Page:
Anita Diamant's work is a lovely story teller. Day after Night is based on the real story of displaced Jewish people in an internment camp in Palestine following the end of WWII. The book follows four young women who are coping with the loss of their families while trying to make a new life in Palestine/ Israel.
Loved the Red Tent so that is why I was eager to read this book. I found the characters stilted so there was no connection to them. The story did not flow so I often had to go back and check to see who was who. Overall, a boring and disappointing read.
This book is based on the true escape of illegal immigrants being held by the British government in Isreal after the second world war. I was unaware of the history of Atlit prior to reading this book. It is a gentle read, highlighting the lives of several woman who had different experiences of the war and the interaction between them in the detention camp. There is no drama to the escape, as life has been much, much too dramatic in during the war years for these women. Truely an interesting account of immigration into Isreal after the second world war.
I had really high hopes for this book as I both enjoy the author and subject matter. However, I gave up about halfway through. This book seems to be very slow moving with "blah" characters.
I read Diamant's The Red Tent before picking up this book. The Red Tent was AMAZING. This book does not even compare.
I really enjoyed this book. As with Diamant's other works, she concentrates on the emotional experiences of women, and at times it is very powerful. The book does not seem meant to provide a balanced view of a political situation or a particularly action-filled plot, but it does offer insight into this time period and this group of people, which I suspect are not as well known as other events and people in the post-WWII era.
This book came highly recommended but I'm sorry to say that it didn't grab me. There were moments when I thought that the story was going to take off, but then the chapter ended abruptly and the author moved on to something new. I also found the characters to be quite stilted - I don't know whether that was deliberate since none of them had much trust in others after what they had been through, but it left me wanting more.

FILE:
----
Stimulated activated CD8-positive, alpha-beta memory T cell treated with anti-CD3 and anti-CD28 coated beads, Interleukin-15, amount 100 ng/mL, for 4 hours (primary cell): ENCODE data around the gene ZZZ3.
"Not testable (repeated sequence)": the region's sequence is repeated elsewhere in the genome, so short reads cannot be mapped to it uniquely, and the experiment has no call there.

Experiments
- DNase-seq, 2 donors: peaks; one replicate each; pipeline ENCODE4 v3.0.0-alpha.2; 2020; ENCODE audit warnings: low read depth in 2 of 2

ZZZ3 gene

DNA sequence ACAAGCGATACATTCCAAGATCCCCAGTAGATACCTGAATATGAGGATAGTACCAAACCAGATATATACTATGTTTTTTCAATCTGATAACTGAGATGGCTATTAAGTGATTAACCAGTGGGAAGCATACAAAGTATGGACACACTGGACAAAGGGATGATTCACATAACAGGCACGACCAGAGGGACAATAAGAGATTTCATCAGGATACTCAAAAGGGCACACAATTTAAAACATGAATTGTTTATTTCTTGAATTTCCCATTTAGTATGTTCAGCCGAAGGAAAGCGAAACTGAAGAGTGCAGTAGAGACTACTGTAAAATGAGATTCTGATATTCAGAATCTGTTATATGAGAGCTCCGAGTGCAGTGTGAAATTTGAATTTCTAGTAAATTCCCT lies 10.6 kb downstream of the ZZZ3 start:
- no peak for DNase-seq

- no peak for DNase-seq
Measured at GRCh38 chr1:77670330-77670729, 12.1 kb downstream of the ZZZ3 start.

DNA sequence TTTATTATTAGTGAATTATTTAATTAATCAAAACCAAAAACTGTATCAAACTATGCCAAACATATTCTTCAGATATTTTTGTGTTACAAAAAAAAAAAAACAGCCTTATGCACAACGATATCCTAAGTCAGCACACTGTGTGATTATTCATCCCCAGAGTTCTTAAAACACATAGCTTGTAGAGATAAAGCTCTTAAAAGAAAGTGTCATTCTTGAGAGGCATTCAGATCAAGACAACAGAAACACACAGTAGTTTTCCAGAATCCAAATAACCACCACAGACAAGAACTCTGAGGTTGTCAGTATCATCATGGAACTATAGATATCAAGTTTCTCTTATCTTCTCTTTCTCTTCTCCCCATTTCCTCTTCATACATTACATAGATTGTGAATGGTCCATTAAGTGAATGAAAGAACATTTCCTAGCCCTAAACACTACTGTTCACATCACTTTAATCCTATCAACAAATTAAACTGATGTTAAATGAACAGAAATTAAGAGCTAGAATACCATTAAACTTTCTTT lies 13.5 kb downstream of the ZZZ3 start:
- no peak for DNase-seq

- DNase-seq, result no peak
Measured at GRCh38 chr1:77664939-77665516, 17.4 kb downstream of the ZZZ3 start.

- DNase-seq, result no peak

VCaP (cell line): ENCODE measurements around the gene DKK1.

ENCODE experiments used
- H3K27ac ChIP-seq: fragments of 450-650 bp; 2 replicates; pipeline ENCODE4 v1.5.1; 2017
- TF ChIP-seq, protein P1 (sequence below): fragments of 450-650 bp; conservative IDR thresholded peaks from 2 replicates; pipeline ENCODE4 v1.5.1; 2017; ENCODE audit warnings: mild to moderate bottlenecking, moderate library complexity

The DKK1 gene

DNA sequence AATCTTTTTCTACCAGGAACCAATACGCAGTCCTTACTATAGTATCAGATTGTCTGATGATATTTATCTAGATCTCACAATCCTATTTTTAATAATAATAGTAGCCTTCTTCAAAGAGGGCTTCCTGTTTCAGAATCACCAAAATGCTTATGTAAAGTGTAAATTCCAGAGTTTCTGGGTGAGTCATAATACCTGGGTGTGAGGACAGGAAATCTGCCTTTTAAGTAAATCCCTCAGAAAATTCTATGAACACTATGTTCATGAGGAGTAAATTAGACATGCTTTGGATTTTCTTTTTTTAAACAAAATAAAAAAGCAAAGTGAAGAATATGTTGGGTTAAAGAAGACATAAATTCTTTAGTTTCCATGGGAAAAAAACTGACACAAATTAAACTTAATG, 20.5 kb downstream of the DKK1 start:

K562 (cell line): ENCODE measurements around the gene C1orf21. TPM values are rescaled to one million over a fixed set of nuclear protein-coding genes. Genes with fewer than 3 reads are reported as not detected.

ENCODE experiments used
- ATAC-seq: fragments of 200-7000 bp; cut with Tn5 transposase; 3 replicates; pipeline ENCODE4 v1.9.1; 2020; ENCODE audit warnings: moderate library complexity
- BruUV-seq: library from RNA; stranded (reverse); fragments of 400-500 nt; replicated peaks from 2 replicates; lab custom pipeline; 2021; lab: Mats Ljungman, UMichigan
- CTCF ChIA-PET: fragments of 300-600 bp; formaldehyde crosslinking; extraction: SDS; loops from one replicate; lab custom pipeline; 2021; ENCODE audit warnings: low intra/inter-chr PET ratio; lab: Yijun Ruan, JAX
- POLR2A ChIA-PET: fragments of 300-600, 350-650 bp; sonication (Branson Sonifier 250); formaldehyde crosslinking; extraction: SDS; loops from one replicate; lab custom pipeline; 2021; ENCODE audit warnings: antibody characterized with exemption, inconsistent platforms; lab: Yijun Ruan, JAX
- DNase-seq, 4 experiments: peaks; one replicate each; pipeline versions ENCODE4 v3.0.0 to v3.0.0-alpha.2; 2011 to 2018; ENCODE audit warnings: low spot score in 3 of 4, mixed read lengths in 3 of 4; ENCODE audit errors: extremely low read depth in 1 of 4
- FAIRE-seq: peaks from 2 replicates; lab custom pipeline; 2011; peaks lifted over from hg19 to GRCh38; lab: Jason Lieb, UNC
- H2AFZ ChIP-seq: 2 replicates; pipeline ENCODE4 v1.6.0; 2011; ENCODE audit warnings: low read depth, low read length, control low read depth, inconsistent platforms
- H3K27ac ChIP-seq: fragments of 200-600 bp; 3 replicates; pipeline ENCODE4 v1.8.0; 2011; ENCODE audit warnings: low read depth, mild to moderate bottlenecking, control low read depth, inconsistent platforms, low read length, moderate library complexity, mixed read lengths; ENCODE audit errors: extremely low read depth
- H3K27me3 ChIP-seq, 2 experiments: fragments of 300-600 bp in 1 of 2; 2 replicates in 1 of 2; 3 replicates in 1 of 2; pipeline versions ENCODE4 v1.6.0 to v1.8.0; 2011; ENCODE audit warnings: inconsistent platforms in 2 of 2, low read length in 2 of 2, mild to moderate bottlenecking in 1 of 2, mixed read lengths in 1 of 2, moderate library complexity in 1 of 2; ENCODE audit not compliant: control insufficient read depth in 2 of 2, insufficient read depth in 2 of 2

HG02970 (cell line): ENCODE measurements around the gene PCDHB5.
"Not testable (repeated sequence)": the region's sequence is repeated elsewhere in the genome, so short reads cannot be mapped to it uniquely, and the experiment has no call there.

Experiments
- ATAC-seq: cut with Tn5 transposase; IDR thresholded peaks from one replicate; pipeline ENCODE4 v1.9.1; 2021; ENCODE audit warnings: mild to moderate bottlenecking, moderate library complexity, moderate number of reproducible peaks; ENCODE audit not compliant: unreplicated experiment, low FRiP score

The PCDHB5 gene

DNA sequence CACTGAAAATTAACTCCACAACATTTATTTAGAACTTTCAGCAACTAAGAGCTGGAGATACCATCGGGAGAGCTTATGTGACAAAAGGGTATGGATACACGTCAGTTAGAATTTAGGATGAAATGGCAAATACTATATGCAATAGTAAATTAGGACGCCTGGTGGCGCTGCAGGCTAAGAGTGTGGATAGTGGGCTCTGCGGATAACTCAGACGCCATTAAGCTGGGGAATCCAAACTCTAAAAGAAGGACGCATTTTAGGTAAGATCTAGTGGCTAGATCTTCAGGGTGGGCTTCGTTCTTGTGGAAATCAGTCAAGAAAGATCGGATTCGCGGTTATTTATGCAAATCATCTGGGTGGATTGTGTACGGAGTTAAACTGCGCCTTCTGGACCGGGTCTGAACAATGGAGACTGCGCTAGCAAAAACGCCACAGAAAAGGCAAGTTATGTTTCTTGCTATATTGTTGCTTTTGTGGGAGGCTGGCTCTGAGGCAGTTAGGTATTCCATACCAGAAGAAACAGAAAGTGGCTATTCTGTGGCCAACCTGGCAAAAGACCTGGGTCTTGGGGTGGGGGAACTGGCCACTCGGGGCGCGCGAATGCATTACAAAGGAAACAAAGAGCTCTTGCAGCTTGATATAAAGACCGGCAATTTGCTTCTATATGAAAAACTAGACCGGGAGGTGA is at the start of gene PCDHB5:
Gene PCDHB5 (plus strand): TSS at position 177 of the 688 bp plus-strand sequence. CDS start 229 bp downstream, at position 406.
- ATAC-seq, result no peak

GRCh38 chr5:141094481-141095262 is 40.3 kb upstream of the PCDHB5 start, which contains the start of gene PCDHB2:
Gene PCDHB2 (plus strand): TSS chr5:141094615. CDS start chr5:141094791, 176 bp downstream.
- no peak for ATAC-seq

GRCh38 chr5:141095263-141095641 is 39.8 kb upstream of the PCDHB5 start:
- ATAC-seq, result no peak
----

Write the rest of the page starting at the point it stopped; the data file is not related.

To be honest, I was as bored as the characters were in Atlit! The best part of this book, was the last chapter and finding out what happened to them all.
The story was good, the characters well-drawn, the plot absorbing. Told from the point of view of four women, the story takes place in 1945 inside Atlit, a detention camp for illegal immigrants, i.e. Holocaust survivors, in what was then British Palestine. Stories of life at the camp are interspersed with flashbacks relating the various suffering the women went through in Europe. Their stories are engaging, heartbreaking, and the women likeable, even lovable. So why only 3 stars? I didn't like the pro-Zionist slant. I don't take a side in the Israeli-Palestinian conflict because I think both sides are wrong. The only time in this book that the Palestinian question was addressed was in a conversation in which one young Zionist complained that none of the literature or kibbutzniks urging Jews to come to Palestine mentioned that there were Arabs already living there. This was met by the argument that Arabs were dirty peasants who weren't doing anything with the land anyway. The point of view of the Palestinians is completely ignored. The only "enemy" that is given a voice is the British commander of the camp, and his loyalty is so divided that he can hardly be called an enemy. Less patriotic drivel and more thoughtful analysis would have made this a much better book.
Post war British camp in Palistine and four women held there
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